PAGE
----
If someone were to ask you, “Why are you doing this?” as you worked on your application essay or personal statement, you’d probably give a quick and straightforward answer: you’re writing to [hopefully] gain admission somewhere. You’re not just writing for fun, nor are you undertaking a purely creative exercise. At a root level, that’s the purpose that drives creation of every admissions essay that has ever been written. Just because you have a clear reason for writing an essay, however, does not necessarily mean that the content you’re filling it with has a similar degree of purpose. To the contrary, it’s remarkably easy to end up with an essay that includes a significant amount of content that does not really need to be there.
When I encourage applicants to, “Write with a purpose,” the suggestion is meant to be taken at a different level, specifically at the paragraph, sentence, and even individual word level. To make your writing compelling, you need to ensure each word and sentence has a purpose that is connected to your overall goal. While writing, you should constantly be taking the opportunity to step back and say, “Why am I sharing this information?” or “Does what I just wrote add something to my essay (besides length).”
Length limits are actually one of the parts of application essays that cause trouble when it comes to ensuring your writing has purpose. While many applicants struggle to keep their essays under a given limit, others worry that their essays need to be at least as long as the maximum specified. If you have 1,000 words to work with, some applicants take that to mean that a successful essay must be as close to 1,000 words as possible. Otherwise, it can feel like you are wasting space that could be used to your advantage. In reality, though, an essay that is 800 words long and full of compelling content that has a clear purpose is much better than a 1,000-word essay with 800 quality words and 200 that are simply thrown in to add length. Never feel like you need to add content just to hit a length limit. Instead, write as much as you need to to fully answer the prompt and tell the stories you want to share.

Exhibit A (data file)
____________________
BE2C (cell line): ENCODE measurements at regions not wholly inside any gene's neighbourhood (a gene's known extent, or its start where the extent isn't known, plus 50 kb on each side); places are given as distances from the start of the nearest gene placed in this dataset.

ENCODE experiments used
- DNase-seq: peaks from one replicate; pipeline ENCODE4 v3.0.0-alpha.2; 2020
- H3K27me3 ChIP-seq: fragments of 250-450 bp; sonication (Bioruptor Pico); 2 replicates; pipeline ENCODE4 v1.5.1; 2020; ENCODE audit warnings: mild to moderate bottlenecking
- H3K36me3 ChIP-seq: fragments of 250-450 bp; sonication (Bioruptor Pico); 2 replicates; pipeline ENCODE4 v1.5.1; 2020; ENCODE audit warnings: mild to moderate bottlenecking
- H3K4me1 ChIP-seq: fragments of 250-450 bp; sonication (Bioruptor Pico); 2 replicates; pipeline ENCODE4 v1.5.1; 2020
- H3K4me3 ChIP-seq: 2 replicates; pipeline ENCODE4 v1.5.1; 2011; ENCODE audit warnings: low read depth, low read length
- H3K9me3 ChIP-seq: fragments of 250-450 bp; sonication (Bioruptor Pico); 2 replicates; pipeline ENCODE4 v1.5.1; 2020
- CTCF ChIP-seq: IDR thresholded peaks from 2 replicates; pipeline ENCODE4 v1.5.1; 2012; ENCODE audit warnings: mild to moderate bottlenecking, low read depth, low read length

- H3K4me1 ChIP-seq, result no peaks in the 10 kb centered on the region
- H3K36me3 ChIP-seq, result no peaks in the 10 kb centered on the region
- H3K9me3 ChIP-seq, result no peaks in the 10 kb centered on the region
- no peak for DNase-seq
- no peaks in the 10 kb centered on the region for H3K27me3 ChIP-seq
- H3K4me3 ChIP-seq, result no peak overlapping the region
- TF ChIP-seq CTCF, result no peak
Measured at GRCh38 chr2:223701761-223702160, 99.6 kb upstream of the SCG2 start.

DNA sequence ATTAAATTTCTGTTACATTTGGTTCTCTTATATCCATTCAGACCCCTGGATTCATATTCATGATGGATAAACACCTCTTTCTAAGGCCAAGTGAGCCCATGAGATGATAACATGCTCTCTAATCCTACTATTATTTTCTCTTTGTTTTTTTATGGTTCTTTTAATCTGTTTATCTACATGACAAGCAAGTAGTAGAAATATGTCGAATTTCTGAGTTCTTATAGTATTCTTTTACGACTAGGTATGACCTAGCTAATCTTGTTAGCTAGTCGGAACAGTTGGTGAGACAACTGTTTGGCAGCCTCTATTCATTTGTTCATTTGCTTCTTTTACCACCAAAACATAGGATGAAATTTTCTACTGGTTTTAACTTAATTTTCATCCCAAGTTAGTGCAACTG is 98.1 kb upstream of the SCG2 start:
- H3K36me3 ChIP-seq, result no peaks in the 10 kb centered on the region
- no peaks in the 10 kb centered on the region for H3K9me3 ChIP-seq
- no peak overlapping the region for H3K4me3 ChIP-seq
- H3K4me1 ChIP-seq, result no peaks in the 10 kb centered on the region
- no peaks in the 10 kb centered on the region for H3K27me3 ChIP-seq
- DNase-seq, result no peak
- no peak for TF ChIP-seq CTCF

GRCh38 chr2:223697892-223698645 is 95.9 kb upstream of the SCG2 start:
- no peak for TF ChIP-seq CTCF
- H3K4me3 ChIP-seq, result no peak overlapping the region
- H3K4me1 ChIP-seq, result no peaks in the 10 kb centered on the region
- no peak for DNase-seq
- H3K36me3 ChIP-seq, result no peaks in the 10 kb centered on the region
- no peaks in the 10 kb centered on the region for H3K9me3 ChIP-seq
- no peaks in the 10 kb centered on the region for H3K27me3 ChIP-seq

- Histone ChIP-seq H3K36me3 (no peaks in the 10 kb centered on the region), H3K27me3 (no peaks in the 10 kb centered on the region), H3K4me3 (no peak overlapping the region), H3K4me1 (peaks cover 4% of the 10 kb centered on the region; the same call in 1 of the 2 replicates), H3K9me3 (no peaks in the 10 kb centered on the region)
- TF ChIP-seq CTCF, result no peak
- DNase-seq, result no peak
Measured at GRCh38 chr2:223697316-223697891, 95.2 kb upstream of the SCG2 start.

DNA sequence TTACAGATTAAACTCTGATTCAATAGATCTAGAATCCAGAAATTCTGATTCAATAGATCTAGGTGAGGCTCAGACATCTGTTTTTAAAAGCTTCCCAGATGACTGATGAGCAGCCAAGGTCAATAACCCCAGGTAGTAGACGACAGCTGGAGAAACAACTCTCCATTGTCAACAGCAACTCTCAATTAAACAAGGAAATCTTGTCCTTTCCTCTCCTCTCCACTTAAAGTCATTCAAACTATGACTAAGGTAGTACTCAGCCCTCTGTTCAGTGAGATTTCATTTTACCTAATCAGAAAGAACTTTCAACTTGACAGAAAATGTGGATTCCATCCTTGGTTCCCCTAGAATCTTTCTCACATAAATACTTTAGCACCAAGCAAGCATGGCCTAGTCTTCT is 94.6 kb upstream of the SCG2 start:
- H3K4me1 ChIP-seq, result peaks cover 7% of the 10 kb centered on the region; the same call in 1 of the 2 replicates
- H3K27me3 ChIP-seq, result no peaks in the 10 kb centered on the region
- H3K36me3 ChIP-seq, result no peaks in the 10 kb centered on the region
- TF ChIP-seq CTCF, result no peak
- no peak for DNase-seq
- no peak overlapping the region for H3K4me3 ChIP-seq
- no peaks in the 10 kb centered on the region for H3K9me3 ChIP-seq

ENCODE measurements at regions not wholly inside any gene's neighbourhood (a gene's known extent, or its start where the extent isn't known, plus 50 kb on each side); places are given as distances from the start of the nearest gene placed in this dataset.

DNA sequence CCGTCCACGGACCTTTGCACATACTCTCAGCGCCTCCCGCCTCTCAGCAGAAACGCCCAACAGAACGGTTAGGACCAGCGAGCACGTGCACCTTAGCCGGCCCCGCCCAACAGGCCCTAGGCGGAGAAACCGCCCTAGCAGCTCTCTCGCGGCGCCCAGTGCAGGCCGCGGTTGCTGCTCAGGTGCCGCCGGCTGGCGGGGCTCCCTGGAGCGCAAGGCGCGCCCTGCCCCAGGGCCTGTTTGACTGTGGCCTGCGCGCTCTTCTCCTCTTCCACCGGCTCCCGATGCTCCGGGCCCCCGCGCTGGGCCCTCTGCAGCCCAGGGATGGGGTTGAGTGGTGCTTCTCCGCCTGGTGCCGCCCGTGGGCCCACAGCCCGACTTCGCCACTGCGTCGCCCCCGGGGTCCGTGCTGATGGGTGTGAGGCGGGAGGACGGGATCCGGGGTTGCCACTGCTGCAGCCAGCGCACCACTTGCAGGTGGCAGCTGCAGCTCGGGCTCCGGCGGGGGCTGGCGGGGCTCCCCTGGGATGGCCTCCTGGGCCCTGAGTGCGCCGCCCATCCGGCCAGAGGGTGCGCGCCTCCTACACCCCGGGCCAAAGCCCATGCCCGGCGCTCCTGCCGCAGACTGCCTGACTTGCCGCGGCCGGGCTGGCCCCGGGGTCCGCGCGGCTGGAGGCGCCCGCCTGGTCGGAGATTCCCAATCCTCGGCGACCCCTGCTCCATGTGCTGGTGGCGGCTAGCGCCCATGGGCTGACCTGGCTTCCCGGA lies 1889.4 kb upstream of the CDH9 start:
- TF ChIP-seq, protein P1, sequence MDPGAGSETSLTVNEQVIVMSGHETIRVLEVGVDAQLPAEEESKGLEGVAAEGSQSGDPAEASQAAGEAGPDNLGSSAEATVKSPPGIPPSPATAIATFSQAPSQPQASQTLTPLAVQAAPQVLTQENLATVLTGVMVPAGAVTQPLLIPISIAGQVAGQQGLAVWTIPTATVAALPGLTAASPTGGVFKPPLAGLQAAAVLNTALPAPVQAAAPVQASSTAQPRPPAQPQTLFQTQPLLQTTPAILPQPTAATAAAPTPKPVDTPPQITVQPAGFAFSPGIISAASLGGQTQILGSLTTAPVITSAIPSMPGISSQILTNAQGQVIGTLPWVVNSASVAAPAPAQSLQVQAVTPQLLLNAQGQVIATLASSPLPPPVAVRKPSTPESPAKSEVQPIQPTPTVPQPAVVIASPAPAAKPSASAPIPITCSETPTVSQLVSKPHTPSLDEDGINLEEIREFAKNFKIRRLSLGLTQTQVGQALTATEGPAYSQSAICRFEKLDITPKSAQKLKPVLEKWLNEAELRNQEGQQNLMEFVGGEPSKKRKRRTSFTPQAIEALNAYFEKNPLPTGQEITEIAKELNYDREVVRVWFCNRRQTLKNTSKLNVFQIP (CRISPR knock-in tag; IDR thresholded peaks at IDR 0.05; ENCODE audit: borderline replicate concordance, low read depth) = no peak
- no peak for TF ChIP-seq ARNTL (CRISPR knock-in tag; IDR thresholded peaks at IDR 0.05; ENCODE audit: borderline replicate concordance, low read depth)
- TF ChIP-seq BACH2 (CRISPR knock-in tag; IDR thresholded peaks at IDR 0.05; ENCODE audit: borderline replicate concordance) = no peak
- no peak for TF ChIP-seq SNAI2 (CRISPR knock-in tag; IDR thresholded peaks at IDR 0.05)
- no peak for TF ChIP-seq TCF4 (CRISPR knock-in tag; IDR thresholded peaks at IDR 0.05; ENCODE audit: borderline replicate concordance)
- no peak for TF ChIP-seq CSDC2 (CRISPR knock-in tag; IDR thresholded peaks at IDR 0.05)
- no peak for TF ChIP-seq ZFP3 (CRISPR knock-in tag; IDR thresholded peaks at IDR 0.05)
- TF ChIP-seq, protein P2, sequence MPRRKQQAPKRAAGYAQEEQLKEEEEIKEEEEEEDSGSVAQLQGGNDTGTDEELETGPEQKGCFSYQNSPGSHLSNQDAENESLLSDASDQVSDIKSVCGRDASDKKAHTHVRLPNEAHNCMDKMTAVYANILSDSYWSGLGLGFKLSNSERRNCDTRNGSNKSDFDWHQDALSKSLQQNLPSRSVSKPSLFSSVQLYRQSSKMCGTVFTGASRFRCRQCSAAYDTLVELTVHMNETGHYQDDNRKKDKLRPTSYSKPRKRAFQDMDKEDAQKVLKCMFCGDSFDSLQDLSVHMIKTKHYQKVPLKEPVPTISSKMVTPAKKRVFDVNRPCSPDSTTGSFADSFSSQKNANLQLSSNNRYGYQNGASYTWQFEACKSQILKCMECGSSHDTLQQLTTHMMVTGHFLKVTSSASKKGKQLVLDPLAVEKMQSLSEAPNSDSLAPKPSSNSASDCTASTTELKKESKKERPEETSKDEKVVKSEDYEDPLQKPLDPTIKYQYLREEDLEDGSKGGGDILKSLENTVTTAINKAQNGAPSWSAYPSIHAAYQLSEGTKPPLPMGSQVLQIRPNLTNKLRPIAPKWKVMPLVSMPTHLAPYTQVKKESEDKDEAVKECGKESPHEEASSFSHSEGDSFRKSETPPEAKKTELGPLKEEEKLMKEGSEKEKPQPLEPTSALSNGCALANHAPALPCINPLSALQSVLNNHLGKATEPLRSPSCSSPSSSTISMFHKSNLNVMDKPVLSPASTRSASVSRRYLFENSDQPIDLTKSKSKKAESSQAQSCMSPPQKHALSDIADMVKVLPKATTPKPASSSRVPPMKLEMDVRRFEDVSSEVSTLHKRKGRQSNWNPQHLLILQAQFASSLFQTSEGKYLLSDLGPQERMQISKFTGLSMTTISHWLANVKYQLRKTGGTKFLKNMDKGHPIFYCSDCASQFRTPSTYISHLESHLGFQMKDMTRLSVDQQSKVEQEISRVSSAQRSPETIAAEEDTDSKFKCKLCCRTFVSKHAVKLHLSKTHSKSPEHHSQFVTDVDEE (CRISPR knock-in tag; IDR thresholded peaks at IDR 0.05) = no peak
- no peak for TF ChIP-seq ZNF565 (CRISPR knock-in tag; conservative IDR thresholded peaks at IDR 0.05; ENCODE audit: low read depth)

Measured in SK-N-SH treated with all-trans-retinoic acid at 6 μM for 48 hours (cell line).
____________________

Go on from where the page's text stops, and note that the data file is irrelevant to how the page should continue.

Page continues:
If you need a quick way to get an idea of whether something you’ve written is worth keeping in your essay or statement, ask yourself the following simple questions:
1. Is this information that is included elsewhere in your application? If so, do you really need to repeat it?
2. Is this information that shows something important about me or my experiences? If not, why are you including it?
3. Is this information relevant to your target school or program? If not, is it really strengthening your candidacy?
If you realize that you can’t clearly justify something that you’ve just written or are intending to write, it’s best to simply leave it out. If you can’t justify its inclusion to yourself, how is the admissions officer going to feel about it? Fill your essay with content that clearly contributes something to your overall story, and you’ll create an essay that is compelling beyond its words.
Unfortunately, the majority of applicants can’t answer why they are writing this or that paper. No wonder they get waitlisted. You hardly want such an outcome, right? Use our hints to find a purpose. Don’t forget to get a professional statement of purpose editing after you finish. It’s a fast and easy way to submit a winning paper.
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